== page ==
What is the single most important public-policy issue facing your business?

  • The ability to find qualified employees?
  • The accelerating cost and complexity of providing health insurance to your workers?
  • Declining revenue brought about by newly instituted tariffs against China and the European Union?

Small BusinessSounds like an amusing parlor game, but it’s serious business to those of us here at Associated Industries of Massachusetts who develop our policy agendas every two years based upon the needs and concerns of 4,000 member employers.

Hundreds of those employers have already told us about the issues that keep them awake nights by completing the biennial AIM Issues Survey, which will become the basis of the association’s public-policy agenda for 2019-2020. It will also become the basis of an updated version of The Blueprint for the Next Century, our long-term plan for economic growth in Massachusetts.

We expect to hear from hundreds of additional employers more as we move past the November 6 mid-term election and prepare for the new Beacon Hill legislative session that begins in January.

Employer feedback and participation are essential amid an increasingly uncertain political environment both here in Massachusetts and in Washington, DC.  It’s an environment marked by polarization and partisanship, hostility and incivility, and a Twitter-driven, bumper-sticker approach to serious issues.

Employers accustomed to working in a predictable and collaborative political process here in Massachusetts suddenly find themselves demonized by both the left and right in a political food fight in which there are few rules and precious little middle ground. Increasingly radical shifts by the two major parties are eroding long-held centrist ideologies that have framed our nation’s approach to economic growth since the early 20th century.

Moderate, pro-business Democrats in the Massachusetts Legislature face insurgent challenges from progressive activists supporting increased taxes, heavy business regulation and a notion that employers are somehow failing to “pay their fair share.” Now is the time for employers to speak up and articulate their unique role in providing economic opportunity for the people of Massachusetts.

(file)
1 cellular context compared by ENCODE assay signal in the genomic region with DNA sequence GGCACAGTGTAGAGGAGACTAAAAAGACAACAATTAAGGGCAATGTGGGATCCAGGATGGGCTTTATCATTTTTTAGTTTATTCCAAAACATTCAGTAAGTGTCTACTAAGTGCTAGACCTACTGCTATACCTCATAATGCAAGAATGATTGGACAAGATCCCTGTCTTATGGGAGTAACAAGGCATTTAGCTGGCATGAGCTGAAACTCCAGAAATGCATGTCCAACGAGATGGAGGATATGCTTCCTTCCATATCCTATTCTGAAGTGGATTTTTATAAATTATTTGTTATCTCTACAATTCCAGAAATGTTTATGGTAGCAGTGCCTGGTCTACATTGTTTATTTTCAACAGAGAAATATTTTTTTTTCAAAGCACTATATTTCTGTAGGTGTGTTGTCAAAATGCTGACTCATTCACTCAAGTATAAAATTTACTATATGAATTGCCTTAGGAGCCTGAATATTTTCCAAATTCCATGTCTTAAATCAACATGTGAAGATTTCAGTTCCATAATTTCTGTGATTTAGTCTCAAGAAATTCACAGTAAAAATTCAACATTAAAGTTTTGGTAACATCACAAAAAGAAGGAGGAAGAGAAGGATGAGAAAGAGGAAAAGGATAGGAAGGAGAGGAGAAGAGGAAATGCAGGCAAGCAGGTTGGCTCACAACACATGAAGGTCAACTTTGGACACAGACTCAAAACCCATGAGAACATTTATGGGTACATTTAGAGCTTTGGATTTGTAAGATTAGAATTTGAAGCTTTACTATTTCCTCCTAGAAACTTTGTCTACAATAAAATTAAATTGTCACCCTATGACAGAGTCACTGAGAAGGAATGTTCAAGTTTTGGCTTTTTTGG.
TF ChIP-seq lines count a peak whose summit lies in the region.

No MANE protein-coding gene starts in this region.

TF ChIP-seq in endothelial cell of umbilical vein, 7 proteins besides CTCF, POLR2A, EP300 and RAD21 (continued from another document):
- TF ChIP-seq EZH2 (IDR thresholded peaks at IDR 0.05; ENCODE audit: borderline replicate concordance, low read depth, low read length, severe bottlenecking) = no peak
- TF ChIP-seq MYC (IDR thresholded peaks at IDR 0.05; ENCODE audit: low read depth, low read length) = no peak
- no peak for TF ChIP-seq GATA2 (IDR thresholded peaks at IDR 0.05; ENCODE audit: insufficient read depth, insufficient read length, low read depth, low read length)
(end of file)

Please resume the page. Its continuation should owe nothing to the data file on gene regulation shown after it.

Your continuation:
What are employers who have already completed the Issues Survey saying?

“Can we stop making legislative changes at the ballot box?  It is an inefficient way to govern.”

“(The health-care surcharge) tax has placed an incredible financial strain, particularly on smaller to medium-sized businesses, which are already struggling to balance the health care needs of their employees with those that are mandated, but the company may not have the resources available to do.”

“Rising costs to operate in Massachusetts must be addressed.  EMAC, paid family leave, minimum wage - all of these in and of themselves are an issue but piled on it is becoming prohibitive.  We are actively working on efficiency and automation gains that will allow us to reduce the size of our work force, which is not what the commonwealth would like.  We need to recognize that many companies have competitors in other parts of the country where operating costs are not what they are here.” 

 We look forward to hearing from you.

Take the AIM Issues Survey

Topics: Associated Industries of Massachusetts, massachsetts legislature, Issues

Compromise Produces Solid Legislative Scorecard

Posted by John Regan on Oct 3, 2018 1:30:00 PM

A legislative session marked by grand compromises and outside ballot initiatives gave state lawmakers generally solid grades in the 2017-2018 AIM Legislative Scorecard released today.